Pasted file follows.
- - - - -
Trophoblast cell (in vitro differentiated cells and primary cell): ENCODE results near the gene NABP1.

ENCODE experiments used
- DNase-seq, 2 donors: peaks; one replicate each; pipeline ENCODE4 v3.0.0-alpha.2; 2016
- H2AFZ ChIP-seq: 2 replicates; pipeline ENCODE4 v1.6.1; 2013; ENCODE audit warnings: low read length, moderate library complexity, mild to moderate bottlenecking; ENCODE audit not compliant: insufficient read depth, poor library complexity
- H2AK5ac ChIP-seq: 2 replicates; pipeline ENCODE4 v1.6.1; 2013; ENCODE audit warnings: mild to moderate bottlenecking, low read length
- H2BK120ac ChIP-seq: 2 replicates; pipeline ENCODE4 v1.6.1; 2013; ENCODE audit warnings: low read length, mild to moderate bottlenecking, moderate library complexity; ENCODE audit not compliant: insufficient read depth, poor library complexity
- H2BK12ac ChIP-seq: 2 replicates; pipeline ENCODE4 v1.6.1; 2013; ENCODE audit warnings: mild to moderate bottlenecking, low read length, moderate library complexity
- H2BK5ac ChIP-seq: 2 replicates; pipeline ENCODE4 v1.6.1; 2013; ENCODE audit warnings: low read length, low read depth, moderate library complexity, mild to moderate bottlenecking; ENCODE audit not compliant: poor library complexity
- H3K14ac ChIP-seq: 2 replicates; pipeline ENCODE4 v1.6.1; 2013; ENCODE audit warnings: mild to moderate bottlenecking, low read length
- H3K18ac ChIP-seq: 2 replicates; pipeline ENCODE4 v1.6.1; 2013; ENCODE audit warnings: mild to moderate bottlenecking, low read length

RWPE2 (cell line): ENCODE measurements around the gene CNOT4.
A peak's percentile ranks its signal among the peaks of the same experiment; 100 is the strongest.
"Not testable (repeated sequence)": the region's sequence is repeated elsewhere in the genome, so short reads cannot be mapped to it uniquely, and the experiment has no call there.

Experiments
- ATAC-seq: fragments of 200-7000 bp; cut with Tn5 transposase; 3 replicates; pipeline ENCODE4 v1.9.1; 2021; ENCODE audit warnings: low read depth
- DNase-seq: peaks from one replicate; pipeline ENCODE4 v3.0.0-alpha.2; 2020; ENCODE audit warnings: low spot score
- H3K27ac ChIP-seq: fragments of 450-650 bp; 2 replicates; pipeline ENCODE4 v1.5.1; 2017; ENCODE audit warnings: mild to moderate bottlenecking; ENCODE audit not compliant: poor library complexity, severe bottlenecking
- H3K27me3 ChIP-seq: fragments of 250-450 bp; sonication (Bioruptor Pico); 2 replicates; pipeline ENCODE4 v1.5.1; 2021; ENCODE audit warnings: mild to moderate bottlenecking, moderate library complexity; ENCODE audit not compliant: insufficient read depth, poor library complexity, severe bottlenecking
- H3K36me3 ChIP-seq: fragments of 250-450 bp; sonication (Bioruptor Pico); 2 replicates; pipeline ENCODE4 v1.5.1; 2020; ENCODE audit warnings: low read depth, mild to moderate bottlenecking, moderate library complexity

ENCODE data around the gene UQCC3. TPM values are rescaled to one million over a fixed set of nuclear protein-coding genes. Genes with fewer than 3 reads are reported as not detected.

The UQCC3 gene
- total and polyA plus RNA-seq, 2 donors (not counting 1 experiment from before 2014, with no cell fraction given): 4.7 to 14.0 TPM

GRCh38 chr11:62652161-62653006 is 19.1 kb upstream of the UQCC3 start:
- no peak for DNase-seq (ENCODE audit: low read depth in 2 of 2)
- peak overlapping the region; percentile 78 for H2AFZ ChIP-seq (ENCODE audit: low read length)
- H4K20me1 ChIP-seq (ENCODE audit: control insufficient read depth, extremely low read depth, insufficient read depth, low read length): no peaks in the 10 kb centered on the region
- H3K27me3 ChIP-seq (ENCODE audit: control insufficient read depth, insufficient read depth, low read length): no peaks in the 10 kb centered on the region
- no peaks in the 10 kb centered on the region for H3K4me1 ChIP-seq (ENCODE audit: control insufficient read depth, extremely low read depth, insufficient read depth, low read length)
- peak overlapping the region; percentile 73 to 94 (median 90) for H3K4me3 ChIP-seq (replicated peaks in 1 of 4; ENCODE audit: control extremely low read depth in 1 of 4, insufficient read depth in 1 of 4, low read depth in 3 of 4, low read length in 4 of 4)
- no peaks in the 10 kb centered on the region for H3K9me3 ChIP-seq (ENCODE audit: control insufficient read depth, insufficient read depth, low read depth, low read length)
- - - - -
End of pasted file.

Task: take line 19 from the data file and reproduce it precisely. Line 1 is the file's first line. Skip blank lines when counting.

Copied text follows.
- H3K36me3 ChIP-seq: fragments of 250-450 bp; sonication (Bioruptor Pico); 2 replicates; pipeline ENCODE4 v1.5.1; 2020; ENCODE audit warnings: low read depth, mild to moderate bottlenecking, moderate library complexity